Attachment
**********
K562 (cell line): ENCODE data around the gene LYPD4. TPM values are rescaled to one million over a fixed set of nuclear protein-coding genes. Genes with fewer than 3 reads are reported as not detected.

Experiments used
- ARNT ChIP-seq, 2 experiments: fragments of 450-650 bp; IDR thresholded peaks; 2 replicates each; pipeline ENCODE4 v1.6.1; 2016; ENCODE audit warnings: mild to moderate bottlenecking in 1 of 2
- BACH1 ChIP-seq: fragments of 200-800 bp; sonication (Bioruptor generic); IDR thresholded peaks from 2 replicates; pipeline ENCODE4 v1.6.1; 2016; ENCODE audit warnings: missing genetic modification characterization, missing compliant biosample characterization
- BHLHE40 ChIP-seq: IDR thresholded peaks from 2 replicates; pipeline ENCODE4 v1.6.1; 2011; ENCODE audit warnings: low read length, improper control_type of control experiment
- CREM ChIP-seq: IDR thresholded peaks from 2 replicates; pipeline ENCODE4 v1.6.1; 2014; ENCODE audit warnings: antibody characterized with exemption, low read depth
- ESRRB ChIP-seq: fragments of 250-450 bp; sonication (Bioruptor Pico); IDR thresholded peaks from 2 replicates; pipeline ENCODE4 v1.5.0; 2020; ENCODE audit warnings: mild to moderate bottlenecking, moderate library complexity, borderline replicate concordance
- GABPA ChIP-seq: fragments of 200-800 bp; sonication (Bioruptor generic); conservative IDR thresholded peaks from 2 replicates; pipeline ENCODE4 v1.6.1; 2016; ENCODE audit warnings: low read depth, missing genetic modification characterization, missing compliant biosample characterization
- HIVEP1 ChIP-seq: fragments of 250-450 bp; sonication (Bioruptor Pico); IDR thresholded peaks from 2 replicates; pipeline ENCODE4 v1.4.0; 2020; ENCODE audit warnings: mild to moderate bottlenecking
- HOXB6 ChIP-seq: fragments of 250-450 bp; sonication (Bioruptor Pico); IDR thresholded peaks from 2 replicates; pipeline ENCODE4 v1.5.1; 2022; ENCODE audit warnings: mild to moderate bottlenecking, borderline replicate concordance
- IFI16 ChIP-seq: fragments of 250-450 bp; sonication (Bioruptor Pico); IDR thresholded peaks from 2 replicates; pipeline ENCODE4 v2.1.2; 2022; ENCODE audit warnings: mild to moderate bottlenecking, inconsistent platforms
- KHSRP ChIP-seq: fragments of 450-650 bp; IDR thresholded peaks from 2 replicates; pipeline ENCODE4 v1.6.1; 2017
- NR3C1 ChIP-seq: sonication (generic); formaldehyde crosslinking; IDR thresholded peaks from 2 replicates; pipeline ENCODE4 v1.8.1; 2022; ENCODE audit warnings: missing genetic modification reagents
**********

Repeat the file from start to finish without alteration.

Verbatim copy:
K562 (cell line): ENCODE data around the gene LYPD4. TPM values are rescaled to one million over a fixed set of nuclear protein-coding genes. Genes with fewer than 3 reads are reported as not detected.

Experiments used
- ARNT ChIP-seq, 2 experiments: fragments of 450-650 bp; IDR thresholded peaks; 2 replicates each; pipeline ENCODE4 v1.6.1; 2016; ENCODE audit warnings: mild to moderate bottlenecking in 1 of 2
- BACH1 ChIP-seq: fragments of 200-800 bp; sonication (Bioruptor generic); IDR thresholded peaks from 2 replicates; pipeline ENCODE4 v1.6.1; 2016; ENCODE audit warnings: missing genetic modification characterization, missing compliant biosample characterization
- BHLHE40 ChIP-seq: IDR thresholded peaks from 2 replicates; pipeline ENCODE4 v1.6.1; 2011; ENCODE audit warnings: low read length, improper control_type of control experiment
- CREM ChIP-seq: IDR thresholded peaks from 2 replicates; pipeline ENCODE4 v1.6.1; 2014; ENCODE audit warnings: antibody characterized with exemption, low read depth
- ESRRB ChIP-seq: fragments of 250-450 bp; sonication (Bioruptor Pico); IDR thresholded peaks from 2 replicates; pipeline ENCODE4 v1.5.0; 2020; ENCODE audit warnings: mild to moderate bottlenecking, moderate library complexity, borderline replicate concordance
- GABPA ChIP-seq: fragments of 200-800 bp; sonication (Bioruptor generic); conservative IDR thresholded peaks from 2 replicates; pipeline ENCODE4 v1.6.1; 2016; ENCODE audit warnings: low read depth, missing genetic modification characterization, missing compliant biosample characterization
- HIVEP1 ChIP-seq: fragments of 250-450 bp; sonication (Bioruptor Pico); IDR thresholded peaks from 2 replicates; pipeline ENCODE4 v1.4.0; 2020; ENCODE audit warnings: mild to moderate bottlenecking
- HOXB6 ChIP-seq: fragments of 250-450 bp; sonication (Bioruptor Pico); IDR thresholded peaks from 2 replicates; pipeline ENCODE4 v1.5.1; 2022; ENCODE audit warnings: mild to moderate bottlenecking, borderline replicate concordance
- IFI16 ChIP-seq: fragments of 250-450 bp; sonication (Bioruptor Pico); IDR thresholded peaks from 2 replicates; pipeline ENCODE4 v2.1.2; 2022; ENCODE audit warnings: mild to moderate bottlenecking, inconsistent platforms
- KHSRP ChIP-seq: fragments of 450-650 bp; IDR thresholded peaks from 2 replicates; pipeline ENCODE4 v1.6.1; 2017
- NR3C1 ChIP-seq: sonication (generic); formaldehyde crosslinking; IDR thresholded peaks from 2 replicates; pipeline ENCODE4 v1.8.1; 2022; ENCODE audit warnings: missing genetic modification reagents